The ASI auto-focus system is an electronic circuit that detects the high spatial frequency information present in a video signal coming from an analog camera, and converts it to a focus signal for each frame – the better the focus, the larger the focus signal. The focus signal has amplitude between 0 to 5 Volts. An onboard ADC is provided; lets the user read the focus signal as an 12bit binary number with an I2C interface. Depending on the sample and the type and power of the objective, the conditions to achieve the best focus signal may change. To compensate, the system incorporates a set of I2C controlled digital potentiometers that lets the user calibrate various internal parameters to get a good focus signal. The system also allows user to highlight any subset of the video field and generate focus signal for it.
|Table 1: Molex Header pin out|
|4-Pin Molex||Header pin out|
Video Sampling option is available to users to define a subset video and generate focus signal for only that video field. This feature is useful in avoiding false focusing when a video has multiple objects or noisy background. Selection of subset video is done by changing resistances with AD5252 IC; it’s a dual channel, digitally controlled potentiometer with 256 positions, with nonvolatile memory and an I2C interface. The datasheet of this IC can be found here. The address of this IC on the board is
Each channel controls the resistance and thus controls the width of the actively sampled region vertically and horizontally. Each channel has an 8bit register (0x00 to 0xFF) RDAC1 (internal chip address 1) and RDAC3 (internal chip address 3) that carries setting for each channel/potentiometer. When both the channels are set to
0xFF, then the entire video is sampled, and when the channels are set to
0x00, then the entire video is ignored. Since the IC are nonvolatile, once the values are picked they can be saved into the non volatile memory, which are restored to the RDAC registers at system power-on.
Please refer to the AD5252’s manual for details on communication with the IC.
Connecting a monitor to the Monitor out of the autofocus card shows the sampled video as a highlighted rectangle. Two mechanical trim potentiometers are provided to let the user centering the sampled video.
The second dual potentiometer is also an AD5252. The address of this IC on the board is
0x5A (0101110x). This IC controls some of the circuitry that detects and converts the high spatial frequency signal in a video to a focus signal. The first channel/potentiometer is a zero adjusts and the second channel controls the amplitude of the video signal applied to the circuitry.
The first channel of the second potentiometer is the zeroing potentiometer. When a blank video signal (completely white or black) is applied the focus signal generated must be zero volts. But due to internal offsets this value is not zero, the zero potentiometer is adjusted so that a blank video signal results in zero focus signal. To set the potentiometer, first video signal to the focus signal circuitry must be cut off. This can be done with the second channel of the potentiometer. By writing to the RDAC3 register a value of zero, video signals amplitude is reduced to zero. Now set the RDAC1 register i.e. first channel such that focus signal is zero.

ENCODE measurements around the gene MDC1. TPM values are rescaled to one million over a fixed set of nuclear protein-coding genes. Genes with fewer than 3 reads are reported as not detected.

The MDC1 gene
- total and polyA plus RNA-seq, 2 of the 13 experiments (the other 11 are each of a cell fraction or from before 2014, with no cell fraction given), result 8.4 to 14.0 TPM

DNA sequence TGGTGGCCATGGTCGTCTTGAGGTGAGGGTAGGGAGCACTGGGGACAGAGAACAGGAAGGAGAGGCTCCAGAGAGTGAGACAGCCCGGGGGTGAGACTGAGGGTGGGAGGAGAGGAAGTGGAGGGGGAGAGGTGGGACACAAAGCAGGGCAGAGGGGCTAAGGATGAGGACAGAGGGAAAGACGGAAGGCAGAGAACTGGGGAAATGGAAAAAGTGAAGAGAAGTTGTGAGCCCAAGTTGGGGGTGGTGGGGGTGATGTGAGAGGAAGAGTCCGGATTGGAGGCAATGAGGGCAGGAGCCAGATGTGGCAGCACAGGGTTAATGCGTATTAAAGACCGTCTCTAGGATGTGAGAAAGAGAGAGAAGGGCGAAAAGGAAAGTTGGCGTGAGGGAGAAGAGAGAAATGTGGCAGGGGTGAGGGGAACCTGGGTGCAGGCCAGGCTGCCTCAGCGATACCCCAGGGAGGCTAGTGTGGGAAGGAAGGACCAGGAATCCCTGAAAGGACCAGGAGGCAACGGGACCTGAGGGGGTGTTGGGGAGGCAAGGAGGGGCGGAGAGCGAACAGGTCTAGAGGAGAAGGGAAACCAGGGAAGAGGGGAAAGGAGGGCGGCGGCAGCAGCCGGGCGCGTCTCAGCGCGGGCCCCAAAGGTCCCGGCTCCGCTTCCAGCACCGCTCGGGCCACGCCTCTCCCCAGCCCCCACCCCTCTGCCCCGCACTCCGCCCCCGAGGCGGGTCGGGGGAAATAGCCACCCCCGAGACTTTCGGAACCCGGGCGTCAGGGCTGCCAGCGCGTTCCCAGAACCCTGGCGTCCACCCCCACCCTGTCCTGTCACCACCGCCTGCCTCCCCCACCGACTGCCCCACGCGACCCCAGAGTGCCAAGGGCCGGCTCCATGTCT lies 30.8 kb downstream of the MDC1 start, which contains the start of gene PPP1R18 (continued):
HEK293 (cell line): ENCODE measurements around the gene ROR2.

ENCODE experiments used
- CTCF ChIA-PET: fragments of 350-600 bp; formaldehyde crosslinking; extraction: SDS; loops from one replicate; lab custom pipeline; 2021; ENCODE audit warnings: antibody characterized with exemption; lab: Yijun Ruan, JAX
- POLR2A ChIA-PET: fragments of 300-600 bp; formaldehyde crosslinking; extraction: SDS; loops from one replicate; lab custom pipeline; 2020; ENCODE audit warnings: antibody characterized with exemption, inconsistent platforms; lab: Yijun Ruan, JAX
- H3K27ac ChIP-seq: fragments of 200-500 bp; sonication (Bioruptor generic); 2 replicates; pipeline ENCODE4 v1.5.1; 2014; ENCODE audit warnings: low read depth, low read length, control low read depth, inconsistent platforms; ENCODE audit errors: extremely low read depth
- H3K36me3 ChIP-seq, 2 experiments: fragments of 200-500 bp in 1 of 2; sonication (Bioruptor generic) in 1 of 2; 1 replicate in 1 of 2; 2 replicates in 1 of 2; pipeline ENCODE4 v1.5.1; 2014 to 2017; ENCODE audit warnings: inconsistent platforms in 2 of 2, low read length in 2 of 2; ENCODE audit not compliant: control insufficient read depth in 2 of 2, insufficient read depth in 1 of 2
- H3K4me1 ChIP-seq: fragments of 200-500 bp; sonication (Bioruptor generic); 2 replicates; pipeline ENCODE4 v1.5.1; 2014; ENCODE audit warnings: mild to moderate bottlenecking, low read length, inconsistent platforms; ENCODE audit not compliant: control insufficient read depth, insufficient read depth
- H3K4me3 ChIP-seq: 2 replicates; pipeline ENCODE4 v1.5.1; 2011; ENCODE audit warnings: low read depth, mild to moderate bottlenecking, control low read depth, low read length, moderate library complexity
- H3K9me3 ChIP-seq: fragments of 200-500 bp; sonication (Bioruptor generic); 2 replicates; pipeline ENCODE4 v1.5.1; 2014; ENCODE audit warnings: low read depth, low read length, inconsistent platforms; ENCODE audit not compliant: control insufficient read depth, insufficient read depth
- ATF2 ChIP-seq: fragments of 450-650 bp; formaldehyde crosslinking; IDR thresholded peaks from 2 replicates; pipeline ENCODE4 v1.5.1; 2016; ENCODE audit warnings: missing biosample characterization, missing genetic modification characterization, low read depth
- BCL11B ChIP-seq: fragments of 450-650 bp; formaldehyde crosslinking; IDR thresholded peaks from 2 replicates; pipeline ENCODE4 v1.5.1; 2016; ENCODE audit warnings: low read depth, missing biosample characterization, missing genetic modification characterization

The second channel/potentiometer controls the amplitude of the video signal applied to the focus signal extractor circuitry. During normal operation RDAC3 register is written with
0xFF, to let all the video signal pass, but during calibration this channel is set to
0x00, to help in setup of zero adjust potentiometer of channel one.
The User can read focus signal by connecting a coaxial cable to the Autofocus card. Or can read digitally through I2C. Analog to Digital Converter ADS1000 IC is provided on the card, it is a 12bit ADC(12th bit is sign bit, so only 11bit 0 to 2047) it has an I2C interface and runs at 128 samples per second. Please refer to the ICs datasheet on further details on how to communicate with the IC. Address of this IC on the board is
This is the focusing routine ASI uses with the autofocus card and its MS2000 Microscope Z stage controller. When the controller is given an auto-focus command, it moves from a starting position to a stop position, constantly checking the focus signal. The focus signal goes through a filtering/averaging process to remove unwanted false focuses caused by noise and other disturbances. The controller takes the filtered signal and watches for focus signal to increase in value. When a new maximum value is detected, the controller keeps track of the position where it was found. When the end of the scan is reached, the controller goes back to the position that had the highest focus signal.
A slight improvement of this routine is “Hill Detect“ routine. In this routine, the auto-focus controller watches for the focus signal to increase in value and then when it starts to decrease, a hill is detected. At this point, the auto-focus controller stops the scan and goes back to the position that had the highest focus value found on the hill. This is somewhat subject to false focusing and should be used only on high contrast single-layer samples.
Before shipping, ASI uses a series of test video patterns to test and calibrate the cards.
ASI uses a computer with NTSC video out graphic card to apply these test patterns to the autofocus card.
Focus signal depends a lot on the quality of video input. A fast moving or noisy video can result in fast fluctuating focus signal. Try running the signal through a low pass filter, or an averaging algorithm if read digitally.
Here are a few things you can try when the focus signal reads a higher value at a defocused spot than at a focused spot:
This problem occurs when the Zero Potentiometer (First channel of 2nd potentiometer) is incorrectly set. This can be corrected by calibrating the potentiometer again as described in Settings Zero Adjust section